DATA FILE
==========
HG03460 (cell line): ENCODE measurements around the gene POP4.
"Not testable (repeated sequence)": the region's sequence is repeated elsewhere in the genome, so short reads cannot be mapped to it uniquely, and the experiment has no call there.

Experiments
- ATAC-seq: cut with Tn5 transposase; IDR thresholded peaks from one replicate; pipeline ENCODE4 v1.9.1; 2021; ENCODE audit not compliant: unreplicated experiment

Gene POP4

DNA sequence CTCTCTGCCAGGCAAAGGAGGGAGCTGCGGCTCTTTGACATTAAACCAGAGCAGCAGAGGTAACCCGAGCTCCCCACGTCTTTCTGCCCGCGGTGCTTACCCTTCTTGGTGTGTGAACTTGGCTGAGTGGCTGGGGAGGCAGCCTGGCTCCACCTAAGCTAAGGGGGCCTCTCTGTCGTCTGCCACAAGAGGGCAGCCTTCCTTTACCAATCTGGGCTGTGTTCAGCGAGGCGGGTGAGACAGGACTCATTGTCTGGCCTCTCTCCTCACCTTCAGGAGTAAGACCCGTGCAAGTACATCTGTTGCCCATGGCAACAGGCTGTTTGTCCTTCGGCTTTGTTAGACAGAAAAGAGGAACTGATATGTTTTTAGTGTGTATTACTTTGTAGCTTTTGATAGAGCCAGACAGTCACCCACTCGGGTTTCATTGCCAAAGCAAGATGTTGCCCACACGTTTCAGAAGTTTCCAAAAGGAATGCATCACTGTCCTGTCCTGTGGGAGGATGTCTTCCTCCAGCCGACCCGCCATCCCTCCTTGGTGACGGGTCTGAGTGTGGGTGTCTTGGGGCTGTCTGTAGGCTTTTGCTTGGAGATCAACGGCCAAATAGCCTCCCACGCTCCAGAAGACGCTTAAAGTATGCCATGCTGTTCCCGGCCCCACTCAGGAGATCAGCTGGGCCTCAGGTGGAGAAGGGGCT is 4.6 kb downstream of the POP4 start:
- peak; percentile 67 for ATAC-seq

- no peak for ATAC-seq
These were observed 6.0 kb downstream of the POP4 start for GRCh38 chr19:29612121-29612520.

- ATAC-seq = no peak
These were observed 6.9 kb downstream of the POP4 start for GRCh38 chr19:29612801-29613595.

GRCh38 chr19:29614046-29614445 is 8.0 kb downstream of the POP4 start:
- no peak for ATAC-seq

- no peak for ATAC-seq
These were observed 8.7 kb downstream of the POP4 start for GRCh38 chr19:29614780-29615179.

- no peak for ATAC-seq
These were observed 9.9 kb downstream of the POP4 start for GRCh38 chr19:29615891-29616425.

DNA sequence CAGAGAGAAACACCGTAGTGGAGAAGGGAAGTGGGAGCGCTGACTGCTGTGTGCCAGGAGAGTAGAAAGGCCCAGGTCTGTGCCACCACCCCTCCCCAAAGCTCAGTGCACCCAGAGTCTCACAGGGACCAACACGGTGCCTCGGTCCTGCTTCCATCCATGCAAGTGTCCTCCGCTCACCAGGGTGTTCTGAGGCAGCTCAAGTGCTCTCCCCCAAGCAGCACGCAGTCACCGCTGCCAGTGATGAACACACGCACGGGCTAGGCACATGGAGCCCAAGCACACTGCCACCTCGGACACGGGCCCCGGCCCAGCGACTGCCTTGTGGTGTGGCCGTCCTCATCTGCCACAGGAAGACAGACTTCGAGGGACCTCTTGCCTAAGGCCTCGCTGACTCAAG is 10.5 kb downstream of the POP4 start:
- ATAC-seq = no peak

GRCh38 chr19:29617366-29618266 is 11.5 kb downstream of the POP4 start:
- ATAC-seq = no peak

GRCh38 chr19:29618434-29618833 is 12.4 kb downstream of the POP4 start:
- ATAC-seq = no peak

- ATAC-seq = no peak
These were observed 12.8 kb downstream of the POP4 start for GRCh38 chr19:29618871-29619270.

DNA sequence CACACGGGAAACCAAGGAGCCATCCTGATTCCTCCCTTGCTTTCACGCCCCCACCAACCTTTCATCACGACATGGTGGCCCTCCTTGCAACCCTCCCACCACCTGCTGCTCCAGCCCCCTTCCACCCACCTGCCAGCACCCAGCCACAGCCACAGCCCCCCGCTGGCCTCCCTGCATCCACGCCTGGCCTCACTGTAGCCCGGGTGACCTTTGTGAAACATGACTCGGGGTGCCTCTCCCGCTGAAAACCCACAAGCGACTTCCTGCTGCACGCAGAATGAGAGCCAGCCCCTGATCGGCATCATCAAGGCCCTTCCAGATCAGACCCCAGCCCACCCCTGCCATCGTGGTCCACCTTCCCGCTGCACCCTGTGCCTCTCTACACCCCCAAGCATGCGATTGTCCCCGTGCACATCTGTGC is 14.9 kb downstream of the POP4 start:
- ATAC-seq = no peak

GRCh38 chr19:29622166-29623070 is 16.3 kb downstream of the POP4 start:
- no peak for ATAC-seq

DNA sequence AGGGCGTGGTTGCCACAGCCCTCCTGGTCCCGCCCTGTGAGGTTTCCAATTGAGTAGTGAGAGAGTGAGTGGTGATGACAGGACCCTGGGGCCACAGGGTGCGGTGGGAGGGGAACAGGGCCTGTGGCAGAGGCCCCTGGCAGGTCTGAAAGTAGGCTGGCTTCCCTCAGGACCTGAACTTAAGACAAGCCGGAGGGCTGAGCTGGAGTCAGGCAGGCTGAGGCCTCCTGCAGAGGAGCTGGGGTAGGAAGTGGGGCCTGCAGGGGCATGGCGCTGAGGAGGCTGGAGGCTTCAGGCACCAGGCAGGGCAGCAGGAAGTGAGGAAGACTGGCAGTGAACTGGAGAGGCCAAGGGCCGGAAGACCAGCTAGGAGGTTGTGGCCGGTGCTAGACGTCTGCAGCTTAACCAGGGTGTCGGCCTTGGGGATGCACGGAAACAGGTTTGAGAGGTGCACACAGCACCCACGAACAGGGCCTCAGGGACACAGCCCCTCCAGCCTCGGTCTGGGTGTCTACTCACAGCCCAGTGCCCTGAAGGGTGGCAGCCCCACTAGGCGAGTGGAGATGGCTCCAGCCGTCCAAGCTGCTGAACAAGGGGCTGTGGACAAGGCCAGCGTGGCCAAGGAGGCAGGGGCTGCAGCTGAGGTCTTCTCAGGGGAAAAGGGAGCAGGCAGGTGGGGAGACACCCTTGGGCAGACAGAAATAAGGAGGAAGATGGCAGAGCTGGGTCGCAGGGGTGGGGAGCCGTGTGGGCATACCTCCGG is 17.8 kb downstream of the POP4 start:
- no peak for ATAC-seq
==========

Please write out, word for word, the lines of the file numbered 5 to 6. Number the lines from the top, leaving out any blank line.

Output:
Gene POP4

DNA sequence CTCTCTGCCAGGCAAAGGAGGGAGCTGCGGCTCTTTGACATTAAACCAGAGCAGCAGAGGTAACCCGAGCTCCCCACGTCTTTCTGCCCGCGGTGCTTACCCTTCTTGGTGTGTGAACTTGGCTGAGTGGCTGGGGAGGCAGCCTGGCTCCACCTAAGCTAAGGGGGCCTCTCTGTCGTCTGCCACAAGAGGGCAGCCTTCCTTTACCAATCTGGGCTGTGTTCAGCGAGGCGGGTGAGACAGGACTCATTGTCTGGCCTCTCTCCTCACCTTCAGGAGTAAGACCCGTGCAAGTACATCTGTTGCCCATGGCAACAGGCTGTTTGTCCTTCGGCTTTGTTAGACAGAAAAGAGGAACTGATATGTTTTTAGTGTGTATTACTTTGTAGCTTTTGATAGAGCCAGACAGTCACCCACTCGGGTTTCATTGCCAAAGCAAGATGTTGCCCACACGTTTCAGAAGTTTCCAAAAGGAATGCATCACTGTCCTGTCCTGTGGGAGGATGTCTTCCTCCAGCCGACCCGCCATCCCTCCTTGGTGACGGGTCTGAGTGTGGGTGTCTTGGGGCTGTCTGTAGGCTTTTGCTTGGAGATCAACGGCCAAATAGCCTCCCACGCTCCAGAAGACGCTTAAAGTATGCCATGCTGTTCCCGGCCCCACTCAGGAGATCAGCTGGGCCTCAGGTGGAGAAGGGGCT is 4.6 kb downstream of the POP4 start: